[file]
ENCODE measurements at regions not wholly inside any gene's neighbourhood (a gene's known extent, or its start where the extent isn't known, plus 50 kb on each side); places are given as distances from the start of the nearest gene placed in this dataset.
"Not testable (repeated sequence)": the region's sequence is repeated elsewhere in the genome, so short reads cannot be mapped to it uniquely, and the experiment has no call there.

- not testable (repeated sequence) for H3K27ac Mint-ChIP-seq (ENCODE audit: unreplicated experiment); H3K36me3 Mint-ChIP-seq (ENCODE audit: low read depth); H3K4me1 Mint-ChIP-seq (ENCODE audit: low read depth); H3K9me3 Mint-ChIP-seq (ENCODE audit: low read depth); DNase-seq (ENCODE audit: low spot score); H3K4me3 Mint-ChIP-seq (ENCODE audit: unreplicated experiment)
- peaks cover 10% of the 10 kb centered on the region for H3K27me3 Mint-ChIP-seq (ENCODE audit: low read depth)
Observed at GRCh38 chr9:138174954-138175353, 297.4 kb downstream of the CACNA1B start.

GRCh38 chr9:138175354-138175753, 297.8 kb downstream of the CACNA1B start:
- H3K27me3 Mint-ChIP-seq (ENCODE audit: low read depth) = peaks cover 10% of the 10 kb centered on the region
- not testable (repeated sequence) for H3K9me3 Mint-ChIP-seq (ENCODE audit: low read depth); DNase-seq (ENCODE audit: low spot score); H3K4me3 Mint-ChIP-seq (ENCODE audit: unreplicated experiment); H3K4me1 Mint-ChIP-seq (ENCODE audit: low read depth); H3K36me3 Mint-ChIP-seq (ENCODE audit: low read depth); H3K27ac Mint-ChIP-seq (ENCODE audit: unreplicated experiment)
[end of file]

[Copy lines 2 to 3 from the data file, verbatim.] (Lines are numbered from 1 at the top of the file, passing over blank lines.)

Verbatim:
"Not testable (repeated sequence)": the region's sequence is repeated elsewhere in the genome, so short reads cannot be mapped to it uniquely, and the experiment has no call there.

- not testable (repeated sequence) for H3K27ac Mint-ChIP-seq (ENCODE audit: unreplicated experiment); H3K36me3 Mint-ChIP-seq (ENCODE audit: low read depth); H3K4me1 Mint-ChIP-seq (ENCODE audit: low read depth); H3K9me3 Mint-ChIP-seq (ENCODE audit: low read depth); DNase-seq (ENCODE audit: low spot score); H3K4me3 Mint-ChIP-seq (ENCODE audit: unreplicated experiment)